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Florida Fourth DCA rules that trial court's denial of defendant's summary judgment motion on fraud claims was not the "functional equivalent" of a determination that there was a reasonable evidentiary basis for punitive damages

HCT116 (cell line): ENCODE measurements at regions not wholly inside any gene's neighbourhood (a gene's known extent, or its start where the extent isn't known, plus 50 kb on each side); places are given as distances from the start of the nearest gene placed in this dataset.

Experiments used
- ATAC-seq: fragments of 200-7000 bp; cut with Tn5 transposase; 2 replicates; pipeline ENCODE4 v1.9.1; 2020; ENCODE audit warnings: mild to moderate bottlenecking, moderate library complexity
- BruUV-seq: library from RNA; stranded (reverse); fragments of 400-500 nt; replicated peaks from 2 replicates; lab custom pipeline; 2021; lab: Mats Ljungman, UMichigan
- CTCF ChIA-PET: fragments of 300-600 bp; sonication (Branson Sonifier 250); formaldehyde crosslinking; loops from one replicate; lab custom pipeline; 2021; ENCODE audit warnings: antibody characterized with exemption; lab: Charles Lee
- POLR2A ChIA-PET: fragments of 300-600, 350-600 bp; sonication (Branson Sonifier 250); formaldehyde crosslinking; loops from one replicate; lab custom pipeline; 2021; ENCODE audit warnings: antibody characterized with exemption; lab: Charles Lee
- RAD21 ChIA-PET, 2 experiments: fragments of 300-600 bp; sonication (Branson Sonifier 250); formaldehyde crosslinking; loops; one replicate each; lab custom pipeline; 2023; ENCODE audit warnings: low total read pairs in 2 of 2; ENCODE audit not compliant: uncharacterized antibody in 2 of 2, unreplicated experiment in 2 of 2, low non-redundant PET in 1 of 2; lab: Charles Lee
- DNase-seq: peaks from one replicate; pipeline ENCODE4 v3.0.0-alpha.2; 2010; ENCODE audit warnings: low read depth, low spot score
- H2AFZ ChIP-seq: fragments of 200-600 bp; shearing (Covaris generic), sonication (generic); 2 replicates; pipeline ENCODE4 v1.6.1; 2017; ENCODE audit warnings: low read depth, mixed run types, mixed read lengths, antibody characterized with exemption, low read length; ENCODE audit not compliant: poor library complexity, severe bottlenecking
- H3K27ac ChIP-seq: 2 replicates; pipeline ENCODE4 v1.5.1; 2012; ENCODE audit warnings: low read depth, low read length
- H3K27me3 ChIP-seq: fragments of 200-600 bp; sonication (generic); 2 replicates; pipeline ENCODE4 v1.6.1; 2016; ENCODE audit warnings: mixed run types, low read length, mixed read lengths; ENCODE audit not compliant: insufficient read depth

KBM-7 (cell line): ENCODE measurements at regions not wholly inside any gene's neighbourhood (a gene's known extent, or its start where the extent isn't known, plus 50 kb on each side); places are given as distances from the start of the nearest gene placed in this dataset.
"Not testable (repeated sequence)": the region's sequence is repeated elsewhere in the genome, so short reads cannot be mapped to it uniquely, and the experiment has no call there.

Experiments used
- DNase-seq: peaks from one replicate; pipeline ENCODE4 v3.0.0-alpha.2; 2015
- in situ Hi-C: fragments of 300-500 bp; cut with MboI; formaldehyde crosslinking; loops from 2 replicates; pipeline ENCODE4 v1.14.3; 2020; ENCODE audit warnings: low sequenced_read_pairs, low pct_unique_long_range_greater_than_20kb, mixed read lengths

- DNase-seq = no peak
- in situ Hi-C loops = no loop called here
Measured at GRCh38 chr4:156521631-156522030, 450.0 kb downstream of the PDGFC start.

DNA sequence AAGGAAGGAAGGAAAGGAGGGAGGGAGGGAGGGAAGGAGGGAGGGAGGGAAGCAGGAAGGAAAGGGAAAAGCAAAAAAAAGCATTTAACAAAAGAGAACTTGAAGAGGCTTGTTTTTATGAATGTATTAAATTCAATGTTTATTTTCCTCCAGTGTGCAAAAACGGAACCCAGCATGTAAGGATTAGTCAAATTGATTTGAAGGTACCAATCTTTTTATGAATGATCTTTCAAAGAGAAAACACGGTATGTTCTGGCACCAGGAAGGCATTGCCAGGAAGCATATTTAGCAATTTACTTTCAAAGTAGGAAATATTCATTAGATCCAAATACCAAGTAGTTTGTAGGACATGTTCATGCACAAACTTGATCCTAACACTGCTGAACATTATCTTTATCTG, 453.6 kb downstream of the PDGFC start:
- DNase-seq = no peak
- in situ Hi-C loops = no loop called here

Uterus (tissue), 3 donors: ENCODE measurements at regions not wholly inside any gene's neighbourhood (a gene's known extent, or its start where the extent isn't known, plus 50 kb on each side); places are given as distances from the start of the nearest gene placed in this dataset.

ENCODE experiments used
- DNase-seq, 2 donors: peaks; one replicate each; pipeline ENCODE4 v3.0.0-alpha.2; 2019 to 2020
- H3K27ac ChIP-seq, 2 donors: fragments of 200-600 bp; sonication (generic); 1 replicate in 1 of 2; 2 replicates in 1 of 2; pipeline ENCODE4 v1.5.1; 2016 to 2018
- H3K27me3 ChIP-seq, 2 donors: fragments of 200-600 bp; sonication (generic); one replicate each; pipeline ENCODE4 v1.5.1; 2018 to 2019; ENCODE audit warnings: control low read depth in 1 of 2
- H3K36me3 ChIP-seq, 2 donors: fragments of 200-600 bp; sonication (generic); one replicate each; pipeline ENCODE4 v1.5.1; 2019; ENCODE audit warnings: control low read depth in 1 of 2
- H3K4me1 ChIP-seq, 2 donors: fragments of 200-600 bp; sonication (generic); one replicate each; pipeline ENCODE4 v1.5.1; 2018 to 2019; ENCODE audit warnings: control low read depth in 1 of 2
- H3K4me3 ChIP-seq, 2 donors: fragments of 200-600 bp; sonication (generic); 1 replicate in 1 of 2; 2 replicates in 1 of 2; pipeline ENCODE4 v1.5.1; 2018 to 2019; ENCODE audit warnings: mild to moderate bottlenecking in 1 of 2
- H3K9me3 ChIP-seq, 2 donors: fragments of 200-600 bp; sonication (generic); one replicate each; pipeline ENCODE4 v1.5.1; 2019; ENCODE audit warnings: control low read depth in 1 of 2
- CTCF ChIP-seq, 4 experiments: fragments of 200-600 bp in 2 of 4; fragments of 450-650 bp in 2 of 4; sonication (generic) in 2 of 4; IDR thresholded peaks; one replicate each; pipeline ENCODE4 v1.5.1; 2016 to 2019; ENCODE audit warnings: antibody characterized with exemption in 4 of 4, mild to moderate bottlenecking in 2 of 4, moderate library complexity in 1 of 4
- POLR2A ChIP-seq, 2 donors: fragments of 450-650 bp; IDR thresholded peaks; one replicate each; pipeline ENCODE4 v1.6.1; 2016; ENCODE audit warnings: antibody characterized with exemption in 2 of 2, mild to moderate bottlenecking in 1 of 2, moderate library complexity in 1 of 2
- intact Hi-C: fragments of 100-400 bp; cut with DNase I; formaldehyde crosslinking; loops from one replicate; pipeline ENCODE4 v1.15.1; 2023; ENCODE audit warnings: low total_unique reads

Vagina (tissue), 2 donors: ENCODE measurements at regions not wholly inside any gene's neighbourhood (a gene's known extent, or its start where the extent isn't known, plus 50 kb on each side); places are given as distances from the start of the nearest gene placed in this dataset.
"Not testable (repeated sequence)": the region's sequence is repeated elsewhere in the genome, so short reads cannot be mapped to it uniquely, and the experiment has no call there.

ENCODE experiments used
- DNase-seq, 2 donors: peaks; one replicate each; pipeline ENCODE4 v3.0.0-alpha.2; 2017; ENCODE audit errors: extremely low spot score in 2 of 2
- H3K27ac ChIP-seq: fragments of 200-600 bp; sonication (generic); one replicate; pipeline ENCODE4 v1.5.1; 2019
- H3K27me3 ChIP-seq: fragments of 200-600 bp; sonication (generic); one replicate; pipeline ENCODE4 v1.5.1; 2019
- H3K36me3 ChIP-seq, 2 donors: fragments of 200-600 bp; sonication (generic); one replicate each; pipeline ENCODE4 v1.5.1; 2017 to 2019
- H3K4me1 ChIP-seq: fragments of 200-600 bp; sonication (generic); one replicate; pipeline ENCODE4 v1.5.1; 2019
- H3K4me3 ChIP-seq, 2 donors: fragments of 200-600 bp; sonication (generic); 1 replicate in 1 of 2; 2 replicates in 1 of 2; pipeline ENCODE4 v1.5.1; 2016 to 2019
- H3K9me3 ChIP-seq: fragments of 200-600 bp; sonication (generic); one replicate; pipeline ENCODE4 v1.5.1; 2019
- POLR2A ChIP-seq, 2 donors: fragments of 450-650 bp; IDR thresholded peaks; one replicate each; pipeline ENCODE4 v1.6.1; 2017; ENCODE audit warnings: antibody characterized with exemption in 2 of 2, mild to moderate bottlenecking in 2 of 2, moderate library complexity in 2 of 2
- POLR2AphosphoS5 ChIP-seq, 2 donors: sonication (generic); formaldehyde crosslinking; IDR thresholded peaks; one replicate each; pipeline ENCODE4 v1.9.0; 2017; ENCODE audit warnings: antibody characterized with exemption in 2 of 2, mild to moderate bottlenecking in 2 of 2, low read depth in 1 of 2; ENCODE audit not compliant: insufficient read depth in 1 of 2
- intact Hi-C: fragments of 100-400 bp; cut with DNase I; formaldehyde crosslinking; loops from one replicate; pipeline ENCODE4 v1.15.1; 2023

On January 2, 2019, in KIS Group et al v. Moquin, No. 4D18-1435, the Florida Fourth DCA quashed a trial court’s order granting a plaintiff’s motion to amend his complaint to assert a claim for punitive damages. The plaintiff had successfully argued before the trial court that the court’s prior ruling denying the defendant’s summary judgment motion on the fraud claims was the “functional equivalent” of a determination that there was a reasonable evidentiary basis for punitive damages. The plaintiff relied on First Interstate Development Corp. v. Ablanedo, 511 So. 2d 536, 539 (Fla. 1987) for the proposition that “proof of fraud sufficient to support compensatory damages necessarily is sufficient to create a jury question regarding punitive damages.” The Fourth DCA ruled that Ablanedo was inapposite because it involved a directed verdict order, not a summary judgment order. The Fourth DCA alternatively concluded that even if Ablenado otherwise applied, its relevance to this case had been superseded by the subsequent enactment of Fla. Stat. 768.72, which requires the trial court trial court to act as a gatekeeper and precludes a claim for punitive damages where there is no reasonable evidentiary basis for recovery.

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